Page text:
• For a simpler solution, BibMe is an easy web-based tool that allows you to enter necessary citation information in a web-based form, from which BibMe will create citations for you in APA, MLA, Chicago or Turabian formats (Vancouver format is not an option with BibMe).

Tool 3: Copyright Clearance Center (CCC) Academic License.

The Copyright Clearance Center is a nonprofit “rights broker” that attempts to simpify the process of requesting and granting permission to use copyrighted works, by offering a single clearinghouse for requests and royalty payments that works with all rights owners and users.  CCC has also negotiated a blanket “Academic License” with major scholarly publishers, and the University of Texas System institutions have purchased this license to cover copying and distribution of materials within all 15 UT component institutions.

Individuals affiliated with any UT System institution can learn more about this license and how to use it by visiting the UT System Office of General Counsel’s CCC Academic License website (note: to access this restricted website, you will need to first select your institution, and then log in as instructed).  If you have questions about the Academic License and how it applies to your class or project, we can help.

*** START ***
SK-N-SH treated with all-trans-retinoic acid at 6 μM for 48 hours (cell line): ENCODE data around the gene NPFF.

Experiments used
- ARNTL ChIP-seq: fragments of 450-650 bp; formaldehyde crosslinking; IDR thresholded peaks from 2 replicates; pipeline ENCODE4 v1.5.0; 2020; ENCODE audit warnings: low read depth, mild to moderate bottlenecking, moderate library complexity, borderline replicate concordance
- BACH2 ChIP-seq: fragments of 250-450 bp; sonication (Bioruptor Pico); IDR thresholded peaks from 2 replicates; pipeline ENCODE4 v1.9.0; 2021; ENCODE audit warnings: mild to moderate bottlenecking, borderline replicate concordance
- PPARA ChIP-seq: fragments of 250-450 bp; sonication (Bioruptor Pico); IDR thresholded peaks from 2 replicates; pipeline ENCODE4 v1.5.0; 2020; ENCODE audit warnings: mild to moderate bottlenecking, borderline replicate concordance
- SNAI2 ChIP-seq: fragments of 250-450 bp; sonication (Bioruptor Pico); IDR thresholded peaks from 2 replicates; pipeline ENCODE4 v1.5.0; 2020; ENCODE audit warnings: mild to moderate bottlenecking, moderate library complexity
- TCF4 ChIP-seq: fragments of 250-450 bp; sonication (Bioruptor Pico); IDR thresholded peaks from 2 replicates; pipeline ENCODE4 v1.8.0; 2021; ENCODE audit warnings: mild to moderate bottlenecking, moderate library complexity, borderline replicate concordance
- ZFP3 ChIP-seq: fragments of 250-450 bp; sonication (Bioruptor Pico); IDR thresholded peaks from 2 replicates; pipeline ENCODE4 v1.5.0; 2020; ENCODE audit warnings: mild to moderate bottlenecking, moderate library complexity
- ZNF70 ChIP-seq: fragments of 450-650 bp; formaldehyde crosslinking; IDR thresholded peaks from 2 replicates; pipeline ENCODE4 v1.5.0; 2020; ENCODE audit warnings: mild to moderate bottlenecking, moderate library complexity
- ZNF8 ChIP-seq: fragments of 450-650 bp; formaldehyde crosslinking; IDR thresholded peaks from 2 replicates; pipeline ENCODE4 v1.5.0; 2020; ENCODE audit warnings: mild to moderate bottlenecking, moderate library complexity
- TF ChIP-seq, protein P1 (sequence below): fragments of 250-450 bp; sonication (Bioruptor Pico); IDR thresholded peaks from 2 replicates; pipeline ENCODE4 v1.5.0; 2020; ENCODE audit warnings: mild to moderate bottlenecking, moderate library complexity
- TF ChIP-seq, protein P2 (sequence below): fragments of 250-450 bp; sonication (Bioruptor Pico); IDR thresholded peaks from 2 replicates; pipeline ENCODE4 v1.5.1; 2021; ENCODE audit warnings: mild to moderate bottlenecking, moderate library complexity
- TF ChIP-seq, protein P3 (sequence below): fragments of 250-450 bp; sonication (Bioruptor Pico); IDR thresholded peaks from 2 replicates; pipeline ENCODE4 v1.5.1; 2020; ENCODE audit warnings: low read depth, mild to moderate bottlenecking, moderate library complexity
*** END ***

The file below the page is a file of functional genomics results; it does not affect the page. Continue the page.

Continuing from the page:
Tool 4: Creative Commons & Other Reuse-Safe Searches.

We’ve described how the Creative Commons license is a handy way for creators to expressly make their work available for others to use, but how can you find materials that are available for use under Creative Commons (or other reuse-friendly) licenses?  A number of major web search tools now offer “advanced search” options that allow you to limit your results to just works that can be reused.  For example, if you use Google Advanced Image Search, look for the selector labeled “Usage Rights” and set it to “Only images labeled for reuse” before you run your search.  Other important media sources that offer advanced search options for Creative Commons content include the image-sharing network Flickr and the video-sharing service YouTube.  You may also find this Creative Commons Search page handy for searching several such services.